Artist: Lou Reed
Album: The RCA & Arista Collection
Label: Sony Legacy
Release Date: 10/07/2016
This is big. Bigger than the 17 CDs, 80-page book, poster reproduction and five 8×10 prints that comprise the hard copy of Lou Reed: The RCA & Arista Collection. Even Reed’s most ardent loyalists will be moved to consider the proto-Punk poet’s place in rock ‘n roll history after reacquainting themselves with his output from 1972 through 1986.
According to the release notes, Reed went into a creative funk following the dissolution of the Velvet Underground, and worked as a typist. “My mother always told me in high school, ‘You should take typing. It gives you something to fall back on,’” he is quoted as saying in a 1989 interview with David Fricke. Lou Reed as a typist is impossible to visualize, but thankfully two years of office tedium failed to blunt his edge. Reworking songs he had written for his former band and adding several new ones, Reed’s eponymous debut album announced he was back. “Wild Child,” “Lisa Says” and the first of many versions of “Berlin” were not only great songs, but early indicators of the different directions his music would take.
Released the same year, Transformer widened Reed’s reach to music fans coming of age, including this one, who knew nothing of his Velvet Underground days. Produced by David Bowie and Mick Ronson, the album’s hit single, “Walk on the Wild Side,” pushed the boundaries of early FM radio and opened the airwaves to images and themes previously relegated to the backrooms of waterfront bars. Berlin was next, a major shift from the glam rock Reed was becoming known for. Despite Steve Winwood, Jack Bruce and top-tier talent on board, the album was poorly received, but went on to become one of Reed’s most enduring efforts.
There’s far too much in this sprawling collection to go through album by album, track by track, but a few of each demand attention. There’s Rock ‘n’ Roll Animal, one of the greatest live albums of all time, with Steve Hunter’s “Sweet Jane” intro arguably the finest rock guitar ever played. Great middle-period records like Coney Island Baby, Rock and Roll Heart and Street Hassle, the latter-day radio hit “I Love You, Suzanne” and quite possibly the worst album ever recorded, the infamously unlistenable Metal Machine Music — released, at least according to the most plausible theory, as a parting shot to RCA Records.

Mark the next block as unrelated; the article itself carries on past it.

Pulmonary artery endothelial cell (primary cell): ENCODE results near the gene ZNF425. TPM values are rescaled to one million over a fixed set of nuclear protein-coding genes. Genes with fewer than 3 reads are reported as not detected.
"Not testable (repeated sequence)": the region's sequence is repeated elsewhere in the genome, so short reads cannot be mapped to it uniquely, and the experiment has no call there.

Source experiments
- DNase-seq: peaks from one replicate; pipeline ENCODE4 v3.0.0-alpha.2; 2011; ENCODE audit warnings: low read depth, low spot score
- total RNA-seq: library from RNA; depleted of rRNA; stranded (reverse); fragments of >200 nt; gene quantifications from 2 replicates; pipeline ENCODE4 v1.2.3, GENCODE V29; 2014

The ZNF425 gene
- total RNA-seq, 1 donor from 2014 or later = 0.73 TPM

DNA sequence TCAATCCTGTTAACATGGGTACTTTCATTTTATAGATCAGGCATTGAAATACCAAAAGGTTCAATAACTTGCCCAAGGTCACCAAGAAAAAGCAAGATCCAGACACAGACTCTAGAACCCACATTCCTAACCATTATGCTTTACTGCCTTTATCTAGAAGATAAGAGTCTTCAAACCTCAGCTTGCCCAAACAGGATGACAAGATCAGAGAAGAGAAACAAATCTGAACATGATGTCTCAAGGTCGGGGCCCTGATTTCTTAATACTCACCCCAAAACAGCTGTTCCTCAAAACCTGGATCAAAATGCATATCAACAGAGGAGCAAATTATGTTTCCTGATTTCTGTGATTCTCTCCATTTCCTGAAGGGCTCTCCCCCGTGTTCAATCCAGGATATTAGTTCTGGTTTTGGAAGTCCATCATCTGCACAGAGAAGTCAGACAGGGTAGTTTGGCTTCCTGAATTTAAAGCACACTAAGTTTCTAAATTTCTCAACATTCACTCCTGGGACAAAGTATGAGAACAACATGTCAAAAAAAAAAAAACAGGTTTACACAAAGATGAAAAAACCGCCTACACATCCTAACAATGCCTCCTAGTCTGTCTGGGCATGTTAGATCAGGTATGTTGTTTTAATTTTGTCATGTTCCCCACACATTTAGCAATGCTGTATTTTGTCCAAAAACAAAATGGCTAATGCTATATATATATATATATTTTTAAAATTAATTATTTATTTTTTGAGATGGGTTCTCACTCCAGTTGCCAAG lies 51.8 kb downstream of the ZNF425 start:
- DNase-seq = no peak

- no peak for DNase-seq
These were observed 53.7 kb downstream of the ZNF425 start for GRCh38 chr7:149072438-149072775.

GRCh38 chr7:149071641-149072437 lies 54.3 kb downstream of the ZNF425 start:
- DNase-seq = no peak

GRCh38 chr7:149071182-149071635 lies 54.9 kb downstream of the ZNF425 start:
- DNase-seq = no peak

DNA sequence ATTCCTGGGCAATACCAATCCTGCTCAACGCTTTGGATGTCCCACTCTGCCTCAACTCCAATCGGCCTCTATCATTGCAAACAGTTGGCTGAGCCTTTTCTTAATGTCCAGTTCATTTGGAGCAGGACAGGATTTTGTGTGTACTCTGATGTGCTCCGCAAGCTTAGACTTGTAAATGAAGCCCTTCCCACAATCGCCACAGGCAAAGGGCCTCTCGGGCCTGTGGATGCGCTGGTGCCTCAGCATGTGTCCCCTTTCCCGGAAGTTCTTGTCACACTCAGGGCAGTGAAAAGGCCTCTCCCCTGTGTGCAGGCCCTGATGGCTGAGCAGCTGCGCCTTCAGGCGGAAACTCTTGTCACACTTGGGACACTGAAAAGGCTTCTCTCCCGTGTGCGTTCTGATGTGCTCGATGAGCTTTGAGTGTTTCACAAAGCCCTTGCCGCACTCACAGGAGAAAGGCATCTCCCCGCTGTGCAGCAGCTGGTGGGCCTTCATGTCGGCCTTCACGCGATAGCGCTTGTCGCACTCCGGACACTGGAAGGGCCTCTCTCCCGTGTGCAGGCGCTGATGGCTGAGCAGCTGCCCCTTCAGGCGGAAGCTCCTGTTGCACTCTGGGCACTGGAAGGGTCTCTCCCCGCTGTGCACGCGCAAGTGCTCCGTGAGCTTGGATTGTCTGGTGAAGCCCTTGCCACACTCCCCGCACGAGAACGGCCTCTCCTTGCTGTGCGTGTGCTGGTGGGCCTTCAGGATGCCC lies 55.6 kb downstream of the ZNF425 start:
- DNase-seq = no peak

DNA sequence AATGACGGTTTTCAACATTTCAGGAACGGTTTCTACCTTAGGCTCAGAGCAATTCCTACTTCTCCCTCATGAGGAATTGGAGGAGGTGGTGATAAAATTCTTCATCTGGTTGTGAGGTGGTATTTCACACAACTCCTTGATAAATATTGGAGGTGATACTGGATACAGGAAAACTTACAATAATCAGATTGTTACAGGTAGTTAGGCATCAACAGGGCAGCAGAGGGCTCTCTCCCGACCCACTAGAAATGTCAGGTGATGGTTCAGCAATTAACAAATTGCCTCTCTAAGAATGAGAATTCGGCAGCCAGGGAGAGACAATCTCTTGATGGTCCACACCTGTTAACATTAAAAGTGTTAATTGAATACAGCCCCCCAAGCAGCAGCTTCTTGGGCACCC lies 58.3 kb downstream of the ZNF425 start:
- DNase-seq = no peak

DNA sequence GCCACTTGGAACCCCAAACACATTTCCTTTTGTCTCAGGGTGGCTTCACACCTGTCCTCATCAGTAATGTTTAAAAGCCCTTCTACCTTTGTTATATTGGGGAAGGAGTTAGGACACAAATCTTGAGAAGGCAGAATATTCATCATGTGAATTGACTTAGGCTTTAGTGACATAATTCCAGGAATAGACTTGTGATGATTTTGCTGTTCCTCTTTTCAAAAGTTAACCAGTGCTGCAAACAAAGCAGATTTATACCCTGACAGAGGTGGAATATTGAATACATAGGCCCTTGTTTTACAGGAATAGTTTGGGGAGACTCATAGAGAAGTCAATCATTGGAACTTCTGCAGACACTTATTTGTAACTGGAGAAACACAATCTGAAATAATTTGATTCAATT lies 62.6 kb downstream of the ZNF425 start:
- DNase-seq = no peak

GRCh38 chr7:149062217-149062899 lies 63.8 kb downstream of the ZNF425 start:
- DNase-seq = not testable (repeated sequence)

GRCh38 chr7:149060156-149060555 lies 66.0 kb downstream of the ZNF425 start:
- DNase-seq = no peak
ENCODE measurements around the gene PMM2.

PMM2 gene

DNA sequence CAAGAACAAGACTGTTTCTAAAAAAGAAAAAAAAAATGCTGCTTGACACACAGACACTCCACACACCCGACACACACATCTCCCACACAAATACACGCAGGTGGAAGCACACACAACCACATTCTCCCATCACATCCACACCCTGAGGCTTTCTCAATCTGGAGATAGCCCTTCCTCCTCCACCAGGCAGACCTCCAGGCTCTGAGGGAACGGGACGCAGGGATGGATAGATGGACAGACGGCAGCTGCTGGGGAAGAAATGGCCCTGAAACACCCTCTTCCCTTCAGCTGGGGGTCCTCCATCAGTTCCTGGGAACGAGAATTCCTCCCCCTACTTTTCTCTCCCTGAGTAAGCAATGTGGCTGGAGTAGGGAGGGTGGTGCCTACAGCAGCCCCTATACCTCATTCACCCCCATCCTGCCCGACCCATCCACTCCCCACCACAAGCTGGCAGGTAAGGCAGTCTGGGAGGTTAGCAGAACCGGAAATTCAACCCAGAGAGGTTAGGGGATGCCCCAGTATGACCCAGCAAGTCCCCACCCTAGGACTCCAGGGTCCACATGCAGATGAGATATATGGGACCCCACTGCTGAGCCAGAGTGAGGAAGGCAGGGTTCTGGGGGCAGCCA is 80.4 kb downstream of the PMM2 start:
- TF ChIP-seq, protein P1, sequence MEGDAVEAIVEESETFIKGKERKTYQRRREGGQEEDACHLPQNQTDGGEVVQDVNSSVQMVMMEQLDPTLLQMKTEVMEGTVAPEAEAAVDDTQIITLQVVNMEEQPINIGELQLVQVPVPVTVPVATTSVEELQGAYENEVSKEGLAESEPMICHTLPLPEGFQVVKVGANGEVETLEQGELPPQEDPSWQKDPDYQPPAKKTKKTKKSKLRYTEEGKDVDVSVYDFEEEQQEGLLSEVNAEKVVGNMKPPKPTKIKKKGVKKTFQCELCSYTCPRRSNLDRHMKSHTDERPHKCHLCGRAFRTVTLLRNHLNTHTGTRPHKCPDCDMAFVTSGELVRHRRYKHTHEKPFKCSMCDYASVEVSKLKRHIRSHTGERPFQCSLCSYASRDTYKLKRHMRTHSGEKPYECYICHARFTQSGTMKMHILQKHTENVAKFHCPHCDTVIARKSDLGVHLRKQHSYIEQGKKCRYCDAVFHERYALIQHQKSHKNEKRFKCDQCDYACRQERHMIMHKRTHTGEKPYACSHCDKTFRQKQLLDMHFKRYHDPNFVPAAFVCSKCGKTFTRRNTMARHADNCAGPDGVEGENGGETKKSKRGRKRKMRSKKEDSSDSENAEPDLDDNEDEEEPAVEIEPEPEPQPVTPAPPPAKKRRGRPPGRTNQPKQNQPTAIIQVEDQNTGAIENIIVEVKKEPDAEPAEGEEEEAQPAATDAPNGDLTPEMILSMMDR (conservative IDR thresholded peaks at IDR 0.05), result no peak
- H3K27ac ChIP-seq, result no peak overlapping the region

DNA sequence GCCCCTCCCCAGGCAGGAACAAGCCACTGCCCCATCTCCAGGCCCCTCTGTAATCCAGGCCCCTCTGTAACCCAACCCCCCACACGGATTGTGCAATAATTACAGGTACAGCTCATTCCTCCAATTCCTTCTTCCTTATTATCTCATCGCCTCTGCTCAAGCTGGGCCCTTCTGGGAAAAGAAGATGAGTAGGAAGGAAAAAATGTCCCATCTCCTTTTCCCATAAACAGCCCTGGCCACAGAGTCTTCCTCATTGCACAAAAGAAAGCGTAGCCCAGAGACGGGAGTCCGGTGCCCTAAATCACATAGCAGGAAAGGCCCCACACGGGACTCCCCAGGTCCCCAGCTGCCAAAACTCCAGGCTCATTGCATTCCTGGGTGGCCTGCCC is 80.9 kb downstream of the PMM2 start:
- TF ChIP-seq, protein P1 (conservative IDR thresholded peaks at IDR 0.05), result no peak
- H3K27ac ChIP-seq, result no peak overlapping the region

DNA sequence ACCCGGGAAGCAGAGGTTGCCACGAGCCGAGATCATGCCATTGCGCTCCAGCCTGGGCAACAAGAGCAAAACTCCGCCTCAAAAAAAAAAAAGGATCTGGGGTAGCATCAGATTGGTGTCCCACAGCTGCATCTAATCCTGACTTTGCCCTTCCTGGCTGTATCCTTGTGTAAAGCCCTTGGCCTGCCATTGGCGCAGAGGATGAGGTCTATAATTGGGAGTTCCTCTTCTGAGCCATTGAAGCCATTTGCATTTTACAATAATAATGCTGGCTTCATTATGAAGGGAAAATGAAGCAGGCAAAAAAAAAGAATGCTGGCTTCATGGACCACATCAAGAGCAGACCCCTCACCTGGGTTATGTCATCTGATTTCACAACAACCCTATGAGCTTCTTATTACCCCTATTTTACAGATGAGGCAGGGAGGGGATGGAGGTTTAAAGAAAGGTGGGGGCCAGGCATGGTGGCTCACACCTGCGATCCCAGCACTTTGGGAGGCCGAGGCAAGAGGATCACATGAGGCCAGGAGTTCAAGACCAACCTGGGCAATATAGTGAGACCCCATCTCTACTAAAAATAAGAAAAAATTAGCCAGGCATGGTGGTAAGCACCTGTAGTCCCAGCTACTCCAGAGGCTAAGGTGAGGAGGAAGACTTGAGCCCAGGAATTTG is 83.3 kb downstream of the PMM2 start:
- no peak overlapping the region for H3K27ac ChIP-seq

The only thing more remarkable than this seemingly all-encompassing retrospective is the fact that it represents a little less than half of Lou Reed’s years as a solo artist. He continued to record and perform until his death in 2013, releasing several fine albums and staging productions of Berlin at venues like Royal Albert Hall. Remastering the 17 CDs in this collection was one of his final projects.
If Reed had called it quits after the Velvets, “Sweet Jane,” “Rock and Roll” and “I’m Waiting for the Man” would have secured him a place in the pantheon. It was his second, third, fourth and fifth acts that set him apart. Reed crossed over from gender-bender to punk rocker before there was punk. He was a street poet who at Syracuse studied under Delmore Schwartz. He used spoken word, often with Rap-ish rhymes (“It was very nice, candlelight and Dubonnet on ice”) long before anyone was rapping. Lou Reed wasn’t ahead of his time as much as he created his own time and moved fluidly through it.
In May of this year, Chuck Klosterman wrote an article for the New York Times in search of the image that will define rock ‘n roll centuries from now, long after the music has faded. Klosterman considered the usual suspects — the Beatles, Elvis, Mick and Keith — before settling on Chuck Berry, based on equal parts music, sex and lawlessness. There was certainly sufficient sex and drugs in Reed’s life to match the most debauched rock star, but it’s the music that should be weighted most heavily. Chuck Berry’s rock ‘n roll was lawless relative to the wholesomeness of its time, but Reed stood out in a period of excess and outrageousness. He was an artist whose appeal was often greater than his recognition. Reed’s output was raggedly uneven, but rock is supposed to be ragged and uneven. The androgynous look of Transformer, the sunglasses and leather jacket of Mistrial and the gritty black and white street scene of New York might just be the images people point to when a child in the 23rd century says, “Daddy, tell me about rock ‘n roll.”